Why You’re Very Likely To Settle For A Spouse

Back in 2002, a computer scientist wrote a paper (PDF) in the May 2002 issue of The Annals of Improbable Research which lays out why he would likely never have a girlfriend. His findings, unfortunately, can be extended to most people:

  • Starting with the 5.6 billion people on Earth at the time, he counted — using census data and population statistics — only those who were female, lived in countries he would at least visit, were of appropriate age, were good-looking enough, smart enough, and not already taken and was left with some 118,000 women.
  • Of those, he estimated that less than 19,000 would actually like him back — 15.8655% of the available pool of eligible 118,000, representing those who thought his characteristics were more than one standard deviation above average.
  • If he were to go on a blind date with a girl around his age every week, it would take him about 67 years to stumble into a date with one of the 19,000 above. This calculation is actually flawed, because he forgot to remove the girls that are taken, so it would really “only” take him about 33 years to find someone. If he wrote this as a grad student at 24, he would be 57 at the time and not 91; but most people will have settled by then anyway.

 

From xkcd

 

Of course, the paper is unrealistic in at least three ways:

  1. People rarely go on blind dates, exactly because of the high failure rate. So if he would only go on dates with single girls he found attractive, his pool would shrink from roughly 65,000,000 to 744,000. He also doesn’t need to actually go on a date with the girl, just to ask her out: if she says no, that will weed out the ones that aren’t interested. So if he just asks out one of those girls every week, it will take him 40 weeks to find one of the 19,000: less than a year and 32 years sooner, if he just avoids blind dates!
  2. But, except for the few that are prolific at networking, almost no one finds a different eligible girl every week. (At first blush, online dating seems like it would help in this aspect, but you are actually 12x more likely to get married this year if you’re not on match.com.) So using the more reasonable figure of one date request per month, the 40 dates would take him just over 3 years — still not bad!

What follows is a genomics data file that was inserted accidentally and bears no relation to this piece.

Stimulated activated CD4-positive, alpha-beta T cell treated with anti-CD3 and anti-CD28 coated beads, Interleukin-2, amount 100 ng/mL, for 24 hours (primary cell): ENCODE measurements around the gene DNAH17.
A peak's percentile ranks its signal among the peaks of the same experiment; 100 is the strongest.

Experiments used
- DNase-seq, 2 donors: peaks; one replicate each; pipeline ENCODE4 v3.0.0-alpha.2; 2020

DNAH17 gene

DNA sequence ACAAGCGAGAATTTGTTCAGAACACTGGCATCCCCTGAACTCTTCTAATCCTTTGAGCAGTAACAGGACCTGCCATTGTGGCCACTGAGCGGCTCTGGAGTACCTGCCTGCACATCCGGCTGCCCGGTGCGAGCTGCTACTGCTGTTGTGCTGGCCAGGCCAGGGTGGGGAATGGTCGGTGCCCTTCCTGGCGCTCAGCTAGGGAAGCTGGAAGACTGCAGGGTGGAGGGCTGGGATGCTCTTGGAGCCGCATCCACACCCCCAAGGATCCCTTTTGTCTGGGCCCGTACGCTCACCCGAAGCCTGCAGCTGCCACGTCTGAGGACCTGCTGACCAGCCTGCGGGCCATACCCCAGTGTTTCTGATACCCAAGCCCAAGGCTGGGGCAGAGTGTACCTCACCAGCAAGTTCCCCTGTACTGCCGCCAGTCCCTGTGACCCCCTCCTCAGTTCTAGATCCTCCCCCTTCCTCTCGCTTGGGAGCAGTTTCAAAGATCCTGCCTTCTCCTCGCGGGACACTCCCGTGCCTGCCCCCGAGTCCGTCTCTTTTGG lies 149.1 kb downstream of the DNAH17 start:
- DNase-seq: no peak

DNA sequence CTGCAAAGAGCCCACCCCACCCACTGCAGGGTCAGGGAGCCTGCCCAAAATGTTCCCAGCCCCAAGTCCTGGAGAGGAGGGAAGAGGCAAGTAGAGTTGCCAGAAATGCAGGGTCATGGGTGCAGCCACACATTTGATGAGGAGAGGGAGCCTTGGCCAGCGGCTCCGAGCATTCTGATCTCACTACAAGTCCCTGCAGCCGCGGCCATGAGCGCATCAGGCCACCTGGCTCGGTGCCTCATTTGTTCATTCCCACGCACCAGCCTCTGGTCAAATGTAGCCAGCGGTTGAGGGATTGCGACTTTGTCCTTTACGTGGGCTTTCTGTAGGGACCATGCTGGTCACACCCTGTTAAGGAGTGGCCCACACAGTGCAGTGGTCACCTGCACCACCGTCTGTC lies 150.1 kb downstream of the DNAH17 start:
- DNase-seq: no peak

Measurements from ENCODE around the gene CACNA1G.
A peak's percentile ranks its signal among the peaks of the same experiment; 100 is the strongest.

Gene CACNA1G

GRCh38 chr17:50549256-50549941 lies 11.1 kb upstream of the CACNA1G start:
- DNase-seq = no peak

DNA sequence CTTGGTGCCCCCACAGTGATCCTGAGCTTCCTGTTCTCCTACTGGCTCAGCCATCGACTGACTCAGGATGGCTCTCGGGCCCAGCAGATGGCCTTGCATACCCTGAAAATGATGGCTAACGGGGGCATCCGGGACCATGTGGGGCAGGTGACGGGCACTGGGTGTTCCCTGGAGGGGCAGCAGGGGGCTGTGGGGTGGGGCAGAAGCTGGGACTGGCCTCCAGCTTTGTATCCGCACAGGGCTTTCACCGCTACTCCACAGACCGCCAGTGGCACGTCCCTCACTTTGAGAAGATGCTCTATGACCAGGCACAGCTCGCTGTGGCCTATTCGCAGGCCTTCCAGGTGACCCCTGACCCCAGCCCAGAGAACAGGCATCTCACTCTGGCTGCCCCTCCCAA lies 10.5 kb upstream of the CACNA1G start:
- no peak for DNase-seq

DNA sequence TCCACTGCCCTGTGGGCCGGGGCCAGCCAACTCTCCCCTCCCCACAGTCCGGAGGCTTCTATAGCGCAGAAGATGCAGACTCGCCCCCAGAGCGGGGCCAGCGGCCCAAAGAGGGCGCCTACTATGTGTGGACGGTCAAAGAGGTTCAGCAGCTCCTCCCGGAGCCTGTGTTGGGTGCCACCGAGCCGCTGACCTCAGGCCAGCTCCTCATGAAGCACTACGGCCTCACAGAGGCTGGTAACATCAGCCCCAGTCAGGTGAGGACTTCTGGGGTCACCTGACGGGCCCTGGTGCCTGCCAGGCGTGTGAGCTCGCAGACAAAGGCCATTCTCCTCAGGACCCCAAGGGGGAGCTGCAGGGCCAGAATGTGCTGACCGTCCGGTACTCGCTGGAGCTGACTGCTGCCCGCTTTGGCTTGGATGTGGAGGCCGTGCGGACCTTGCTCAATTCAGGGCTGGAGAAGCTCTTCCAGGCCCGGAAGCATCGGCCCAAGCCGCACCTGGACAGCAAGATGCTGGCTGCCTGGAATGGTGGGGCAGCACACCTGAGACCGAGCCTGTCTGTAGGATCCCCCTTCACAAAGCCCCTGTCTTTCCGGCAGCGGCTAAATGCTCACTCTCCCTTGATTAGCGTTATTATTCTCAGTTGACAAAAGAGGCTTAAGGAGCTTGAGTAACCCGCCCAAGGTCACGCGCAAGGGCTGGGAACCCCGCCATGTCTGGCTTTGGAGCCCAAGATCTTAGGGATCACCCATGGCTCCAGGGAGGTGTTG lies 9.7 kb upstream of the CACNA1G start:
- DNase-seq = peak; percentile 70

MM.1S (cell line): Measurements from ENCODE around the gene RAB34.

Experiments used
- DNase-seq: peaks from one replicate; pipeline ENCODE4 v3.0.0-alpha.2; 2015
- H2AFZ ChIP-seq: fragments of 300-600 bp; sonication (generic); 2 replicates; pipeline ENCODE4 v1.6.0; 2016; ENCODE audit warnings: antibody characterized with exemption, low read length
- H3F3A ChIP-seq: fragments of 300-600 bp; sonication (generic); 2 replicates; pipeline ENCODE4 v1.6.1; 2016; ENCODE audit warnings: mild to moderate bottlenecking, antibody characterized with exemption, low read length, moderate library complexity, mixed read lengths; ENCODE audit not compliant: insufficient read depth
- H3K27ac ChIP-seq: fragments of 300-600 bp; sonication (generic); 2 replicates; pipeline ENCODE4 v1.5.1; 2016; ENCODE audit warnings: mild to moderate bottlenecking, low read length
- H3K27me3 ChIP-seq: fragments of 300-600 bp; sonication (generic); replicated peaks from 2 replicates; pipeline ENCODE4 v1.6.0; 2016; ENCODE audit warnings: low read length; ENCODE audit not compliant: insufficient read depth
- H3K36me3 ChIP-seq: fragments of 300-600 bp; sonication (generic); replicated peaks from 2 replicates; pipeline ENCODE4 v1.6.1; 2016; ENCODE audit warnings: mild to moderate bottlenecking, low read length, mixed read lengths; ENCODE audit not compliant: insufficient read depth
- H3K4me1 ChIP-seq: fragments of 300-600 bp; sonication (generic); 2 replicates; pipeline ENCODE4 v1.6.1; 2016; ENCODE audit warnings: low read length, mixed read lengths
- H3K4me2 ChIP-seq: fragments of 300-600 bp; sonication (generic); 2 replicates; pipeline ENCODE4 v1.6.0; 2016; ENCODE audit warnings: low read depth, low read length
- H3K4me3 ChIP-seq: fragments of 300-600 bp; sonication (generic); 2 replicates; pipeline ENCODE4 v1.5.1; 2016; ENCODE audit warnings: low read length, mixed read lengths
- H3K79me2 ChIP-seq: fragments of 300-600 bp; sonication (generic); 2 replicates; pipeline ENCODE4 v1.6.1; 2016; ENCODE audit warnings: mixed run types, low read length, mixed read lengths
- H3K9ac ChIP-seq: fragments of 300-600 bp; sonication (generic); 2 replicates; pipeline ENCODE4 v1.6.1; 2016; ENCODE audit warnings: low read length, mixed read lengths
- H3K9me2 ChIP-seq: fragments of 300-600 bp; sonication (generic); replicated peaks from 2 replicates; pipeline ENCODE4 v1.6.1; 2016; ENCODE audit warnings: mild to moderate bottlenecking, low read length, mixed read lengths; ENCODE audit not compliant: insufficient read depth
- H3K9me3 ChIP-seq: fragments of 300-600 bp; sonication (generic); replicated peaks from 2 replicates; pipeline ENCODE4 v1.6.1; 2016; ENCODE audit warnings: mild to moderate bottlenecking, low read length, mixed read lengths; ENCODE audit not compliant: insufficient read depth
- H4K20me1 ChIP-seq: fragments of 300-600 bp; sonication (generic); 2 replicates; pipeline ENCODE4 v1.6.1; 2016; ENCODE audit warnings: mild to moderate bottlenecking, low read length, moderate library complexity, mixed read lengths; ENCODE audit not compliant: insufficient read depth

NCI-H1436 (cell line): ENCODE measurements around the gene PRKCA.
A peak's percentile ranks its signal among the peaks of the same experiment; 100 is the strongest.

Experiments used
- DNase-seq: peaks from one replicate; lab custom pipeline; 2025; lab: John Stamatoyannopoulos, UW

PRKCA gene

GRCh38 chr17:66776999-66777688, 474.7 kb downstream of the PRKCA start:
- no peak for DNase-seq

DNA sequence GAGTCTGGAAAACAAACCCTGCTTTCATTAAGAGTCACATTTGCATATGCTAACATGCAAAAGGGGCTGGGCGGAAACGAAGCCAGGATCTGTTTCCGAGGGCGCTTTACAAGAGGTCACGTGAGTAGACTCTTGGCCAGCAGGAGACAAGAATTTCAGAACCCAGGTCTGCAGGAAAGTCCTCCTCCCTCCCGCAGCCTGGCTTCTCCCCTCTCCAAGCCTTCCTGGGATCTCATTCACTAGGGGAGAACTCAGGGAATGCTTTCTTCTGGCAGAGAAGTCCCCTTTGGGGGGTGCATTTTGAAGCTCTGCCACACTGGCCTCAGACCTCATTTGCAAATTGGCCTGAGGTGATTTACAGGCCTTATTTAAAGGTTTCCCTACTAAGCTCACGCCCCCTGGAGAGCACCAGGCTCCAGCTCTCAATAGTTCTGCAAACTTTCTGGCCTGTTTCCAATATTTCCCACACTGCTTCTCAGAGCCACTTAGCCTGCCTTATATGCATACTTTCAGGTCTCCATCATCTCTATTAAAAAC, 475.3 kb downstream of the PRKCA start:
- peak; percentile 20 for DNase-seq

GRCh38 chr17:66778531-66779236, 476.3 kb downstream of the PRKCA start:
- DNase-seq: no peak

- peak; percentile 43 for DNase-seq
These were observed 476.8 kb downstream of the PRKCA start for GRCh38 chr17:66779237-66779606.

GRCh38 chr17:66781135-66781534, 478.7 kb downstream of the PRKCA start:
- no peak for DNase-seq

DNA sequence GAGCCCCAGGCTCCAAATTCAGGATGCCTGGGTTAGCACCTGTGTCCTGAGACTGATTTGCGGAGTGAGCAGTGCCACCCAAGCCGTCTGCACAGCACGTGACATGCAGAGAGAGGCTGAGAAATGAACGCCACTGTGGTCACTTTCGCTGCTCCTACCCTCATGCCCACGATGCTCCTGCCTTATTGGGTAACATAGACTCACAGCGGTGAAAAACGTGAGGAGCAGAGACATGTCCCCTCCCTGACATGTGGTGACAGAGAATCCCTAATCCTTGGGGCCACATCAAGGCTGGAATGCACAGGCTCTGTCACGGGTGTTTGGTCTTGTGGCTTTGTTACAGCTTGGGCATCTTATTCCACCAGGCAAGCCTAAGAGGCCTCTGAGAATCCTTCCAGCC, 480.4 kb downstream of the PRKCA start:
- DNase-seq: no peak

3. Except that his model is much too simplistic: it assumes the only criteria people use when selecting a spouse are availability, age, beauty and intelligence. If that were true, everyone would marry their best friend of the opposite sex. In reality, chemistry plays a much larger role than anything else, and similarity is probably second: most successful couples have common interests (movies, music, vacations) and common beliefs (religious, political, parenting). Using political affiliation as an estimate, the similarity criterion would probably cut at least another half of the pool out, leaving him a little over 9,000 eligible girls. Chemistry would weed out most of the rest, bringing to total down to just a couple of thousand eligible bachelorettes. To find one of them out of the 744,000 available would take him 372 date requests, which at once per month would take… 31 years!

And so, we’re back to being somewhere in your 50s by the time you find a soulmate. If you’re the type that always picks the right number in roulette, maybe you’ll be lucky and find a special someone after 37 tries instead of 370. And if not, maybe it’ll take you 500. But long, long before that, you will have probably thrown in the towel, started dating someone you don’t hate, and settled for less than you would’ve liked.

 

So how do you avoid settling? You can hope for the best and pray that you’re lucky, or prepare for the worst and become prolific at networking. Meet anyone and everyone; ask the eligible ones on a date, ignore the people you don’t like, and befriend the rest (you might meet someone awesome through them). If you meet one new potential date every week, chances are it’ll take a little over seven years to find someone pretty perfect for you. And that’s just by random meetings — if you focus on places, activities and friends that draw people from a particular demographic you’re interested in (e.g., going to happy hour at classy places to meet guys in their late 20s who have decent jobs), you can find your soulmate in a fraction of time. Also, just say no to blind dates.

From The Annals of Improbable Research (PDF), via Neatorama

Comments are closed.